Officer: 2 soft
Male: Hold on, I’ll get back to you.
|A was not entrapped. Convictions upheld.|
|R v Williams||Police received a tip that “Jay” was selling drugs using a particular phone number. Police prepared a package relating the number and the name “Jay” to Williams, that he was a cocaine dealer, and had previously been arrested for drug trafficking.||Male: Hello.
Officer: You around?
Male: Who is this?
Officer: It’s Vinny.
Male: Vinny who?
Officer: Vinny. Jesse from Queen and Jarvis gave me your name . . . your number. Said you could help me out. I need 80.
Male: Okay. You have to come to me.
[parties proceed to choose a location and specify that the deal was for “hard” (crack cocaine) as opposed to “soft” (powdered cocaine)]
|W was entrapped. Convictions stayed.|
For the majority, Mr. Ahmad’s response of “What do you need?” disclosed a reasonable possibility that he was engaged in drug trafficking and at that moment reasonable suspicion crystallized. On the contrary, Mr. Williams’ responses of “Yeah”, “Who is this?”, and “Vinny who?” – the only words spoken by him prior to the opportunity being offered – provided no confirmation that he was using the phone to sell drugs.
In dissent, Justice Moldaver takes issue with the approach taken by lower courts, and the majority in this case, that distinguishes between “investigative steps” and presenting an “opportunity”. It requires courts to parse undercover calls to determine whether the accused was entrapped. Such a distinction, for Justice Moldaver, is both artificial and ignores the connection between entrapment and the abuse of process doctrine. His solution is to revise the bona fide inquiry prong such that the police are not required to have reasonable suspicion over a location prior to providing a person with the opportunity to commit a crime.
The majority’s decision provides some much-needed clarification of the law of entrapment in the dial-a-dope context, but does little to build upon or clarify the general principles underlying the doctrine. This can be seen by examining the following three questions: (1) Is entrapment still grounded in the abuse of process doctrine?; (2) Where does this decision leave the bona fide inquiry exception; and (3) How will this decision impact police investigations? Overall, the decision is welcomed as it should cause police forces across Canada to increase their efforts in obtaining reasonable suspicion prior to providing persons with the opportunity to commit a crime.
(1) Is entrapment still grounded in the abuse of process doctrine?
At risk of oversimplification, the disagreement between the majority and the dissent boils down to whether society can tolerate the conduct of the police in these cases. Justice Moldaver was of the view that not only is it tolerable, but it is precisely what society would expect from the police in this context. The majority, on the other hand, found that society requires the police to have reasonable suspicion before offering a person the opportunity to commit a crime.
From a more technical standpoint, Justice Moldaver’s issue with the majority’s approach is that its fixation on reasonable suspicion causes it to undertake an analysis that is entirely disconnected from the doctrine supposedly underlying entrapment – abuse of process. There are really two strands to his argument. Justice Moldaver takes issue with the majority distinguishing between “investigative steps” and presenting an “opportunity”. It requires a parsing of the specific language used on the phone call by the undercover officer. For example, how different is it for an officer to say “can you help me out?”, which is merely an investigative step, and “I need 80”, which is providing an opportunity? Such an approach, one can argue, is unprincipled, impractical, and artificial.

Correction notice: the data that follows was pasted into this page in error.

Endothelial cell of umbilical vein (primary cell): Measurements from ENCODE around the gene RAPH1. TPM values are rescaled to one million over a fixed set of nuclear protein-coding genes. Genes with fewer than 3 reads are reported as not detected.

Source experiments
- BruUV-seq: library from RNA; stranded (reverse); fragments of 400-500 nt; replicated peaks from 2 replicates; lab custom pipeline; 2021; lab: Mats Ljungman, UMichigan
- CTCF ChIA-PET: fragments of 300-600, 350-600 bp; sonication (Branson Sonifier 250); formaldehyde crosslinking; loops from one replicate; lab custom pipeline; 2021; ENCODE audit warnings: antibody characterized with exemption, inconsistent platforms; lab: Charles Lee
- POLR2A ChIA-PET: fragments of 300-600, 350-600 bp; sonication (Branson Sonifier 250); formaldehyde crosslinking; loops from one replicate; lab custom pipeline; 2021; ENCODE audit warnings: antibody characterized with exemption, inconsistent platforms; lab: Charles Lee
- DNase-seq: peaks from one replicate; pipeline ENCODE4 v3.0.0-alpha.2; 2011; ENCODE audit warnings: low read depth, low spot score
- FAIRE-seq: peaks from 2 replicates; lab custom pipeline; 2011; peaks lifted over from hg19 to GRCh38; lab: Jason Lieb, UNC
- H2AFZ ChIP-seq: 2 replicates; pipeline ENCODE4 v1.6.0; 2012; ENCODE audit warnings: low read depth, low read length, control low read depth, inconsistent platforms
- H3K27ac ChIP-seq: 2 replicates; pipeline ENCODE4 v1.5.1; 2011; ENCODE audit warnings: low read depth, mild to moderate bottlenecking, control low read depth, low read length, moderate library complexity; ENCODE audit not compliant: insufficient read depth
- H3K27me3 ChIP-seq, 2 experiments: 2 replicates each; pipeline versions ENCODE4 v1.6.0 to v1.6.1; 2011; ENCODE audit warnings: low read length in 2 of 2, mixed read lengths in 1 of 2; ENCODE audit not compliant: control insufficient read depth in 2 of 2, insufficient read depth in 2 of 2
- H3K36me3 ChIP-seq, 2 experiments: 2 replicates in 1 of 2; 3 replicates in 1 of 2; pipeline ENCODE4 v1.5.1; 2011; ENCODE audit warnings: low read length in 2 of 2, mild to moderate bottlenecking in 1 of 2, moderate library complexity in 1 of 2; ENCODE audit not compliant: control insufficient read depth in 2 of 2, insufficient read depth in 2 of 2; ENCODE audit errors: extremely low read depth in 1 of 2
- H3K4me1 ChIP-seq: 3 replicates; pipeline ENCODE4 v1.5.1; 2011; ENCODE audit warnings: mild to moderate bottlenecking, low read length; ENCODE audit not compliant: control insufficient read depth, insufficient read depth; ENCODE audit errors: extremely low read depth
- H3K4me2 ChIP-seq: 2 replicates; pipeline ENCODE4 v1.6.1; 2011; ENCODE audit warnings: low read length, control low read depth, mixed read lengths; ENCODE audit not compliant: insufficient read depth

Second, Justice Moldaver points out the oddity of finding that the police conduct in Mr. Williams’ case was an abuse of process – and thus conduct that society cannot tolerate – but the conduct in Mr. Ahmad’s case was not. Justice Moldaver describes an abuse of process as state conduct “that “violates our notions of ‘fair play’ and ‘decency’ and which shows blatant disregard for the qualities of humanness which all of us share””. It indeed seems strange for the conduct in these appeals to fall on either side of that line, given their similarity factually.
The strength of both of these critiques depends on whether it is truly an abuse of process to allow the police to provide someone with an opportunity to commit a crime without reasonable suspicion. If it is, then Justice Moldaver’s first problem falls away because a finding of reasonable suspicion would be necessary despite how dubious it might seem. It should also explain the disparity in the two outcomes, unless the majority erred in applying the reasonable suspicion standard.
However, answering this question is inherently difficult to the vagueness and flexibility of the abuse of process doctrine itself. Whether something violates our notions of fair play and decency is a normative question. An individual’s assessment of the fairness of police conduct in dial-a-dope investigations will surely vary depending on their lived experience. Wealthy people with no connection to the world of drugs will likely gravitate towards
“fair” while marginalized or vulnerable people who have a higher risk of being ensnared will likely find it “unfair”.